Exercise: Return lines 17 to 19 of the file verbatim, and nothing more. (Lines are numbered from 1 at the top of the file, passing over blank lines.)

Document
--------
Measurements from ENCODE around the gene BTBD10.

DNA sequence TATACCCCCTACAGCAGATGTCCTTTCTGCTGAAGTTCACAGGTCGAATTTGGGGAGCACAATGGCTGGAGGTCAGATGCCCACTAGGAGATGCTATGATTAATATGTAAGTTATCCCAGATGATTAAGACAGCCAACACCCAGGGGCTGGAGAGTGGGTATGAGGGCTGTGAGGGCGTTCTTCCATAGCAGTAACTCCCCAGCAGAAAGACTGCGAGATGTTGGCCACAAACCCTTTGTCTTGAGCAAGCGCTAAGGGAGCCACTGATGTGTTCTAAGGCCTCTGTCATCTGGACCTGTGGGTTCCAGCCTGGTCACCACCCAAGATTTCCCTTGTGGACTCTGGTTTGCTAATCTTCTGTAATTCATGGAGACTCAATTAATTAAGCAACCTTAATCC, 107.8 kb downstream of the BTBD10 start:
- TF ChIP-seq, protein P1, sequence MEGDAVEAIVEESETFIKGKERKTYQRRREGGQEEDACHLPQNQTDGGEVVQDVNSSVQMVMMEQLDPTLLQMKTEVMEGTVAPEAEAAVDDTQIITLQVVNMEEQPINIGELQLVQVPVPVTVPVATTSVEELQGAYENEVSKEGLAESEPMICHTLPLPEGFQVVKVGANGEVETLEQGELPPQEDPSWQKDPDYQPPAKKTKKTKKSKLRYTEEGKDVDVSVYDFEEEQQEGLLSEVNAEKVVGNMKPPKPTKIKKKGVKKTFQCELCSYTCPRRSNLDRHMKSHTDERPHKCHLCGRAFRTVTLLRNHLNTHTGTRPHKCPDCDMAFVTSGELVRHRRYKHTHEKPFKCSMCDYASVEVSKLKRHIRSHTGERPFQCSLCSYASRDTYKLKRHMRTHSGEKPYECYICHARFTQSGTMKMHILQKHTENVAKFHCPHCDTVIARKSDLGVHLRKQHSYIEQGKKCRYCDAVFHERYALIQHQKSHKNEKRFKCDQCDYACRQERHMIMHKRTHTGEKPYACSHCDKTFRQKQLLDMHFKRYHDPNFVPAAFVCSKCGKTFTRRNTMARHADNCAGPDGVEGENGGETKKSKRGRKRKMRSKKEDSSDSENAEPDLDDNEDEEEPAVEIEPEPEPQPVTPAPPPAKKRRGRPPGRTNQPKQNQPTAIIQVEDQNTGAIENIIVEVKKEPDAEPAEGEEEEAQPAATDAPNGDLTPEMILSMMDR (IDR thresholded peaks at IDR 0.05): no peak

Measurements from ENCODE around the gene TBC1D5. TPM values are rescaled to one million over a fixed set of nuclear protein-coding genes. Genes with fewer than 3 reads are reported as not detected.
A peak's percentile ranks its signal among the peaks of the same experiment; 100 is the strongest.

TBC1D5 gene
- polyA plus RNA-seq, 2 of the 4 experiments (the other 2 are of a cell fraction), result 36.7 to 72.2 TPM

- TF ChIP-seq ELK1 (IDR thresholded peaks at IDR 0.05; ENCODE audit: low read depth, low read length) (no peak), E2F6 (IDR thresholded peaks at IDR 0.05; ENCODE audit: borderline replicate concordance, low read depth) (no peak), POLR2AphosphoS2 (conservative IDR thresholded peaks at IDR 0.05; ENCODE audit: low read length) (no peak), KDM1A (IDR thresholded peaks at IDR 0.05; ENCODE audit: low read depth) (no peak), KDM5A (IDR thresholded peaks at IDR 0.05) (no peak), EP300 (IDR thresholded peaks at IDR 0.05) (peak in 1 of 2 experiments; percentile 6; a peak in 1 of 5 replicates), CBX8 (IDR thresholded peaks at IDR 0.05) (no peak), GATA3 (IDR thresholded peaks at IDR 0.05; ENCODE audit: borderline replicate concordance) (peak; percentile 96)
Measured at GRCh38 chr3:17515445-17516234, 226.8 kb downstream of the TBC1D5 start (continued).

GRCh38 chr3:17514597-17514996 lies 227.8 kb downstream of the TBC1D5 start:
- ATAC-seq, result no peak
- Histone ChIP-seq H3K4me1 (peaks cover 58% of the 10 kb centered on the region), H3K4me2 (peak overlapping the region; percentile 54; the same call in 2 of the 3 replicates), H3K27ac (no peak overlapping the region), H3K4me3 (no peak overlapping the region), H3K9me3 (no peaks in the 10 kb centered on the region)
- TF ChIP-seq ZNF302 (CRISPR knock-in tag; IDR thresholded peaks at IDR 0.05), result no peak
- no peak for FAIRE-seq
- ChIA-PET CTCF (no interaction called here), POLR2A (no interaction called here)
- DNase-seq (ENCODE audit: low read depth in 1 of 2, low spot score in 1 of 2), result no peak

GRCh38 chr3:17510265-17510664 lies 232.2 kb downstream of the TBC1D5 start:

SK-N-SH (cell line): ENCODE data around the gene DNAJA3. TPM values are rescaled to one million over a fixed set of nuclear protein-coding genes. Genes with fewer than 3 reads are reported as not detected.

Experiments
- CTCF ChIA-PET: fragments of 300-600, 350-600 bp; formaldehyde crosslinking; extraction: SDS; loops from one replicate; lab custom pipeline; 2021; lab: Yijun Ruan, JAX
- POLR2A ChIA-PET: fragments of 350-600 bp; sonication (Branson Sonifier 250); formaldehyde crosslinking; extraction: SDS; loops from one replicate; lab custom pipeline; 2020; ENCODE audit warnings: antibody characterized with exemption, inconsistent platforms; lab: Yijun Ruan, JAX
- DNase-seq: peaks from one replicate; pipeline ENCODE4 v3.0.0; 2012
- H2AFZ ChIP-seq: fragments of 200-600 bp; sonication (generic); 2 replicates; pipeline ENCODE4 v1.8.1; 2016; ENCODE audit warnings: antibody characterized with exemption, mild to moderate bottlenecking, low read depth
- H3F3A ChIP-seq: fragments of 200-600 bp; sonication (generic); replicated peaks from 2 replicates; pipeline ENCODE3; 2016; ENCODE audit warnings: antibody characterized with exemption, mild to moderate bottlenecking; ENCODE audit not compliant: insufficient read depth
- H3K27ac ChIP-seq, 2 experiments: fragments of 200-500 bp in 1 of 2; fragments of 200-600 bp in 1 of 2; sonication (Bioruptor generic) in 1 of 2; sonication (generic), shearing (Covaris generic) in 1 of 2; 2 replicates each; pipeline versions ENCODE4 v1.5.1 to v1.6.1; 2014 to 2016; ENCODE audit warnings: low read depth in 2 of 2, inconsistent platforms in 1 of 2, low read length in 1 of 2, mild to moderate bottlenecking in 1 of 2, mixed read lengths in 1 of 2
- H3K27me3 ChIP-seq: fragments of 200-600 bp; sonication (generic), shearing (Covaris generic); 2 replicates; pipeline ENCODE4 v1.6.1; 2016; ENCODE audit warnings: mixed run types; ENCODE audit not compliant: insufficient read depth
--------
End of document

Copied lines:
GRCh38 chr3:17510265-17510664 lies 232.2 kb downstream of the TBC1D5 start:

SK-N-SH (cell line): ENCODE data around the gene DNAJA3. TPM values are rescaled to one million over a fixed set of nuclear protein-coding genes. Genes with fewer than 3 reads are reported as not detected.

Experiments